Spring SOLOS 2015

2015 spring solos - on view APR 18 – JUN 28

opening reception: Saturday, April 18, 6 - 9 pm

gallery talk: Saturday, May 23, 1 - 4 pm

In keeping with AAC’s mission of promoting rising regional artists, the semiannual SOLOS exhibition returns this spring. This show was juried by two former AAC curators to commemorate our 40th anniversary – Andrea Pollan, director of Curator’s Office and Jeffry Cudlin, artist, critic, and Professor of Curatorial Studies and Practice at Maryland Institute College of Art.

Seven artists hailing from Pennsylvania, Maryland, and the District of Columbia will each mount a self-contained show in one of seven separate gallery spaces, resulting in a sampling of never-before-seen art. The artists included in this show are: Bradley Chriss (Bethesda, MD), Nichola Kinch (Philadelphia, PA), Kate Kretz (Silver Spring, MD), Ariana Lamb (Baltimore, MD), Nate Larson (Baltimore, MD), Dan Perkins (Washington, DC), and Paul Shortt (Baltimore, MD).


Bradley Chriss | Bethesda, MD
Bradley Chriss' interests range from exploring the depths of our mythologies and their life cycles through time and culture, and examining our human condition and potential. His work draws from imagery of the cosmos to present a series of intergalactic imprints and space snack sculptures.


Nichola Kinch | Elkins Park, PA
Nichola Kinch's current body of work stems from her research of Victorian era image production, early photographic developments, and the advent of moving image machines. Kinch creates a collection of machines and toys, which tap into the upcoming presidential election for its content and fodder. Her work has been funded in part by a Grant-in-Aid for Research from Temple University.


 

Kate Kretz | Silver Spring, MD
Kate Kretz creates paintings, drawings, small sculptural objects, and embroideries that are obsessively crafted and rooted in the tactile. For the 2015 Spring SOLOS, the artist will create new work and combine her seemingly divergent practices in her upcoming exhibition. The work is a response to the increasingly disposable and technological culture.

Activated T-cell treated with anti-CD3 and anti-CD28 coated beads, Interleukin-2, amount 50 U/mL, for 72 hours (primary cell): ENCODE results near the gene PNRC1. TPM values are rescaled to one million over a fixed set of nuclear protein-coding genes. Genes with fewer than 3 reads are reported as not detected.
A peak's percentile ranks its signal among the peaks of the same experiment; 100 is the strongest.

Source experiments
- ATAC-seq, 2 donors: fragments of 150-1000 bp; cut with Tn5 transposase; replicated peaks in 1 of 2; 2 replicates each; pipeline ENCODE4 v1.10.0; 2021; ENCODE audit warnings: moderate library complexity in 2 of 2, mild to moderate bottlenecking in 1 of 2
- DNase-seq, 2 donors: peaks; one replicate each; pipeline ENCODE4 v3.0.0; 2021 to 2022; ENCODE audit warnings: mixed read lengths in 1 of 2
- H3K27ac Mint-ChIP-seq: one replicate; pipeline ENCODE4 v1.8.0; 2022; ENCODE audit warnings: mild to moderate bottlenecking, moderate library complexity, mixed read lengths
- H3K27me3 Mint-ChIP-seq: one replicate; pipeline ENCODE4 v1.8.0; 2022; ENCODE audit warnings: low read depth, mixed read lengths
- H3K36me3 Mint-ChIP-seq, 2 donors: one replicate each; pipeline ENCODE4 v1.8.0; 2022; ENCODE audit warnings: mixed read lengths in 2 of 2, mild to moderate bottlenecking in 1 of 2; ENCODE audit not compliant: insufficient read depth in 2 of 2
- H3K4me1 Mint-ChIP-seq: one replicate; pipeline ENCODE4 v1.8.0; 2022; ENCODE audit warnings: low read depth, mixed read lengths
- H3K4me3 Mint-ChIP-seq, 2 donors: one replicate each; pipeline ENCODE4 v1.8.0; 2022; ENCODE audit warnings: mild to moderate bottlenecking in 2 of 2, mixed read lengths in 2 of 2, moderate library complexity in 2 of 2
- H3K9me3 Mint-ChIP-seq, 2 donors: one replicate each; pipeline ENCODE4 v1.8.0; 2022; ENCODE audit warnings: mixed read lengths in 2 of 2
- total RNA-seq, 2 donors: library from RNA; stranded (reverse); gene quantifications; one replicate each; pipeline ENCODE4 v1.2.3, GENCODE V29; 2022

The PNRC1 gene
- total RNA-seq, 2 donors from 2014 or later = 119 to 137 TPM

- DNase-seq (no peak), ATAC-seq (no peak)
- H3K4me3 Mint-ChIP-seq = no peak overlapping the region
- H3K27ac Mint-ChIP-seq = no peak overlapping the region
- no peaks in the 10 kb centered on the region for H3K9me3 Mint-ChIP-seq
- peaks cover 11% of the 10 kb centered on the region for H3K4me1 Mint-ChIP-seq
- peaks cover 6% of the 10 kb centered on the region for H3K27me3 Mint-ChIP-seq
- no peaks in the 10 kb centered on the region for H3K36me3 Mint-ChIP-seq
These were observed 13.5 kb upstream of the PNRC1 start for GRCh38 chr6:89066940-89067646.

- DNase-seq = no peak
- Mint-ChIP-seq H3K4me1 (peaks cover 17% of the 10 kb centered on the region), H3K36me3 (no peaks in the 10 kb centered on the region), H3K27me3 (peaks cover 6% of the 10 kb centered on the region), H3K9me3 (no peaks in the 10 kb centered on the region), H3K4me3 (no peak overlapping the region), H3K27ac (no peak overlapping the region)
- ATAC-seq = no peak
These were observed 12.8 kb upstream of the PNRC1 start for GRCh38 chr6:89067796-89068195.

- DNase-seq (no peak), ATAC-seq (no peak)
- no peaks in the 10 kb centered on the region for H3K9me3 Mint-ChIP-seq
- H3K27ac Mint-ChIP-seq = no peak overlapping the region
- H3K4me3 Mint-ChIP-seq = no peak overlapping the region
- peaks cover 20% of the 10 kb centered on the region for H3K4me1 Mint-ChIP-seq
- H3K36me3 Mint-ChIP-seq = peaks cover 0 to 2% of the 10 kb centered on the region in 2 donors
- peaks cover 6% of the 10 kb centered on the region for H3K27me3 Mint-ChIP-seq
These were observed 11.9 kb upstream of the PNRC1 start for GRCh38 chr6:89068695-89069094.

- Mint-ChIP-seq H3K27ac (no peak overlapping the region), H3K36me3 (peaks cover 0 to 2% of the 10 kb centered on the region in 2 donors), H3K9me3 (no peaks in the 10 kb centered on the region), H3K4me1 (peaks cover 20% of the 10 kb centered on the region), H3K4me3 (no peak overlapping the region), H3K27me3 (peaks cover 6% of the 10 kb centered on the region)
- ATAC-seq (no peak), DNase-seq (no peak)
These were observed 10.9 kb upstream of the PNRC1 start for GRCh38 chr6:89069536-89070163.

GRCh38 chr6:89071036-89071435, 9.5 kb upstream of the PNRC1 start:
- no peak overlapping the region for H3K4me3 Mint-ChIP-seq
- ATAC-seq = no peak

A. Gray Lamb | Baltimore, MD
A. Gray Lamb's work dwells in the space between authenticity and forgery. The prints, sculptures, and found objects which come from her New Institute of Historical Cosmological Exploration share a quality of the uncanny, each removed multiple times from any original, clear truth.


Nate Larson | Baltimore, MD
Nate Larson's Escape Routes retrace John Wilkes Booth's flight from Ford's Theatre after shooting and killing President Lincoln. Larson traced his path almost 150 years later to find that the 75-mile route is now a mixture of urban living, declining suburbs, new housing developments, rural pockets of country living, and highway commuter culture.


Dan Perkins | Washington, DC
Riffing off of romantic painting traditions of the nineteenth century, Dan Perkins interrupts and eschews the spatial logic and formal conventions of these traditions. Perkins employs a variety of source material to create his compositions: hand-built models, photographs, drawings, and invented or imagined spaces.


Paul Shortt | Baltimore, MD
Paul Shortt's How to be A Professional Amateur presents photos, videos, and interactive workstations where participants learn how to move from amateur to professional in any career field, regardless of whether that profession exists. Before and during the exhibition, the artist will lead free workshops with playful exercises such as creating your own business cards, dressing up in various professional costumes, taking head-shots, and creating fake credentials.